The Last Bison’s Free Range FolkIn “Switzerland,” the lead single from The Last Bison’s new Inheritance EP, front man and main songwriter Ben Hardesty sings, “We tried to sleep up in the banks of snow, but soon discovered it was far too cold. So we then retreated into town, to find a place where there was level ground.”It sounds like part of a tale ripped from an epic war tome, but it’s more likely an experience from a post-high school backpacking trip abroad. Still, the aesthetic is intentional. Hardesty grew up in Chesapeake, Va., a rural town just inland from the coast, where he was homeschooled and given the freedom to study what really interested him. He cites a six-month obsession with the Civil War as particularly influential in his vivid songs.“I had the opportunity to study the things I really cared about,” he says. “I’ve always had a love for that era, and that informs my songwriting. That makes it come off as representative of a time gone by.”Although Hardesty grew up digging the rootsy sounds of Allison Krauss and John Prine, a year living in the UK after high school also turned him on to classical music. Now the influences collide in his seven-piece band’s self-described mountaintop chamber music. It’s a sound where perky banjo plucks and mandolin fills are underscored by the sweet melancholy of patient cello runs and deep marching percussion. Hardesty leads the troops, donning a general’s beard, with emotional vocals that fluctuate between husky howls and high-pitched falsetto.Still in his early 20s, Hardesty has been writing songs since his homeschooling days, often inspired by the marsh woodlands of the Great Dismal Swamp near his home and trips to nearby colonial Williamsburg. When he returned to Virginia from England he decided to get serious about his craft and started working out songs with his father and sister, both members of The Last Bison, at home in their living room. They added longtime friend Andrew Benfante on a 75-year-old pump organ and his brother Jay on percussion. The group is rounded out by classically trained string players Teresa Totheroh on violin and Amos Housworth on cello.With seven members, the band’s sound comes to life with a theatrical vibrancy. While Hardesty sings and pounds away at his acoustic guitar, the rest of the group creates pastoral aural journeys with swirling strings and colossal bursts of emotion—often equally appropriate for a rock club or a symphony hall.“I bring full songs to the band, like a canvas to paint on,” Hardesty adds. “Then we work through the structure and embellish a song together.”Though based in Chesapeake, the band built a reputation through coffee shop gigs and house shows in nearby Norfolk. After a local band showcase at The Norva, a large theater that houses national acts, the venue’s booking agent sent the band’s independently released first album, Quill, to a DJ at a local alternative rock station. The station put one of the band’s tunes in rotation, and soon, record label reps took notice. The band inked a deal with Universal Republic and released the EP last fall with a full-length album to follow in March. The band’s sound has earned comparisons to predecessors in the neo-folk explosion like Mumford and Sons and the Decemberists. The group has also already landed some choice gigs in the Americana world, including an opening slot for the Avett Brothers at an amphitheater near their hometown and a tour with Langhorne Slim. While Hardesty says the comparisons are flattering, he stresses his band isn’t trying to imitate what’s currently popular.“There’s a rising trend in folk music,” he says. “The key is to be authentic and make the music that comes from you. We’re not trying to contrive anything.” •Jim James Goes SoloMy Morning Jacket front man Jim James will release a debut solo album on February 5. While James previously released a short EP of George Harrison covers under the name Yim Yames, this will mark his first proper full length under his own name. Regions of Light and Sound of God was both produced and engineered by James, who also handled all instruments on the album’s nine tracks. According to a release, sounds will range from old-school R&B to island folk, while a preview track, “Know Til Now” has a futuristic soul groove with similarities to Jacket’s work on Z and Evil Urges. No word yet on whether a supporting tour will follow.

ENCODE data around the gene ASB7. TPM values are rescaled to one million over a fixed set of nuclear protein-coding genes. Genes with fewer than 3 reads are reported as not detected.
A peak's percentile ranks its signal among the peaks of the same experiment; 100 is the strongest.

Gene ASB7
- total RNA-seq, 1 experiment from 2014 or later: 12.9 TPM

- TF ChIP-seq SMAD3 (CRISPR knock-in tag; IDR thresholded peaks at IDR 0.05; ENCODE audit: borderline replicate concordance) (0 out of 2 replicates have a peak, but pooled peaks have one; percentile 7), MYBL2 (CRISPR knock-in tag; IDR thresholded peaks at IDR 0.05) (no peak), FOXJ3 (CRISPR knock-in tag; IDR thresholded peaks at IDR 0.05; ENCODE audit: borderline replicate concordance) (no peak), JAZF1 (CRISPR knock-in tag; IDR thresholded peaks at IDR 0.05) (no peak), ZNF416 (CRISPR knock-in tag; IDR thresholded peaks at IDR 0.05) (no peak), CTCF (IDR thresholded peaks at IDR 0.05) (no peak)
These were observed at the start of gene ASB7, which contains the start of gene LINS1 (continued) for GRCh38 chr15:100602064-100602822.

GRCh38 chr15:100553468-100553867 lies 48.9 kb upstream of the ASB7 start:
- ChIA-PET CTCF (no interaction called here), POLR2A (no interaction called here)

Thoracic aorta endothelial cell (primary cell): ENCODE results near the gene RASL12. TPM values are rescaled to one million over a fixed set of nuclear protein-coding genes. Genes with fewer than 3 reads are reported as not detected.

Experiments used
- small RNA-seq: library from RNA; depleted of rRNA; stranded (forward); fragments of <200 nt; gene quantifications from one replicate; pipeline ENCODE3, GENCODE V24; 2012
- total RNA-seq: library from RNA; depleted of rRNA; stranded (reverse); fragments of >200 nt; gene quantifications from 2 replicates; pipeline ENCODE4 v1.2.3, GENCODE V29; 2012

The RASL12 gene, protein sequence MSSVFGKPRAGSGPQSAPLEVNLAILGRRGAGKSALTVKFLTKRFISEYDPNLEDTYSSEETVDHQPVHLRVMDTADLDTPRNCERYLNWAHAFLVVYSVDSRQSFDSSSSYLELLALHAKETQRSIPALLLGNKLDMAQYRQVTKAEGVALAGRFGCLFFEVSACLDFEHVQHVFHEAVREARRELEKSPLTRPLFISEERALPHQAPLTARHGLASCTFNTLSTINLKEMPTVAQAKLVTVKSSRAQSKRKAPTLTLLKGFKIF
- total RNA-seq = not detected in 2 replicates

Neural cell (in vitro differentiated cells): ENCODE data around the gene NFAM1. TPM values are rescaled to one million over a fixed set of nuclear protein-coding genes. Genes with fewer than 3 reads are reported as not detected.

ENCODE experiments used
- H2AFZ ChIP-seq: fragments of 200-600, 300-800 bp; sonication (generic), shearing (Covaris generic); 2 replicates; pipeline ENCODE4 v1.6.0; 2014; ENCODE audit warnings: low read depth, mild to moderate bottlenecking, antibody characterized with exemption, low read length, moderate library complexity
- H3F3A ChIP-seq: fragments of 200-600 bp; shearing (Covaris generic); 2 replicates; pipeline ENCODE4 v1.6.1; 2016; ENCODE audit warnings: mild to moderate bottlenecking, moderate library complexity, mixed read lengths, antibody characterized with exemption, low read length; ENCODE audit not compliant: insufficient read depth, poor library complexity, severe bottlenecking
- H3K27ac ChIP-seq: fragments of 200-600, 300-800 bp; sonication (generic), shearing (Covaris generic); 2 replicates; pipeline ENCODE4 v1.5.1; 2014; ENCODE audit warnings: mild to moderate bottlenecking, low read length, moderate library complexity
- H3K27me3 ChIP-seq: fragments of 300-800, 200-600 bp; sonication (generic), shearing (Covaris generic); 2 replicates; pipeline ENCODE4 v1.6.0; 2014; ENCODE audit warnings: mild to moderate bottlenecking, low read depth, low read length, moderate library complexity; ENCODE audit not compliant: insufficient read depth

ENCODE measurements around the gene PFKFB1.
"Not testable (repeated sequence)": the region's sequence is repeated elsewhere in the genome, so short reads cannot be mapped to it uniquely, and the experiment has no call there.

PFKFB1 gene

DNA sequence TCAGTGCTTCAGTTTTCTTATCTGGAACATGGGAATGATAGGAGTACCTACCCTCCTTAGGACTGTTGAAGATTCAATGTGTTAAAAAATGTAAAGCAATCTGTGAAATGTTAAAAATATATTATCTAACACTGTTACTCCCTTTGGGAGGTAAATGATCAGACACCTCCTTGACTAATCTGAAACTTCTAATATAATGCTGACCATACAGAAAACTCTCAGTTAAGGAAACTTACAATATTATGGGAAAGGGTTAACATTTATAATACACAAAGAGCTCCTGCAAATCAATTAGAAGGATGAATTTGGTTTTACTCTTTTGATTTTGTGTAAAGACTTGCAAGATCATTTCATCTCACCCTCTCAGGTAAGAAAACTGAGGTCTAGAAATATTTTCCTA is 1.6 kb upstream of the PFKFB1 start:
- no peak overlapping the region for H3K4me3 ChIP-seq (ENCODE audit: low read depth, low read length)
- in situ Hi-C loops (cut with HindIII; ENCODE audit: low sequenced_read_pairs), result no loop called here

By Dialogo June 01, 2009 Mexican President Felipe Calderon said the actions of terrorists and groups dedicated to organized crime must not be allowed to paralyze or curtail through fear the activities of leaders. Calderon spoke at the close of the 5th International Congress of Victims of Terrorism in the Colombian city of Medellin, where he acknowledged that in Mexico this situation has come to recur in the regions, which generates “more terror and impunity.” “We cannot allow terror to take hold of the … people (or) the governments that must defend the (people). We cannot allow, through fear or political reasons, or for any reason, it to diminish or impede the activity of the (political) leader,” he said. “The great majority of the criminal acts linked to terror start from either the incapacity of the authorities or the fear of the authorities,” Calderon said, adding that “there are more and more cases in which society itself is the target of the aggression.” Before the 1,600 attendees at the congress, where for two days about 30 victims of terrorism gave their testimonials, the Mexican leader said that “by terrorizing a family with the kidnapping of a loved one, by terrorizing society with massive extortion, with bombs, organized crime is climbing in the social hierarchy.” Earlier in the day, Calderon met with his Colombian counterpart, Alvaro Uribe, and the leaders committed themselves to jointly fighting drug trafficking, terrorism and any threat to the security of the two nations. In a communique issued at the end of the meeting, Uribe hailed Calderon for his “intense and timely fight against crime and organized crime, as well as for his commitment to the law, freedom, democracy and justice.” The Colombian promised to deepen the cooperation with Mexico to confront the threat posed by organized crime, which he called “a common enemy that does not respect borders and seriously affects our societies.” “Mexico is an example … in confronting drug trafficking and the factors of criminality that surround it. Every one of its successes, we celebrate as a Colombian success,” Uribe said.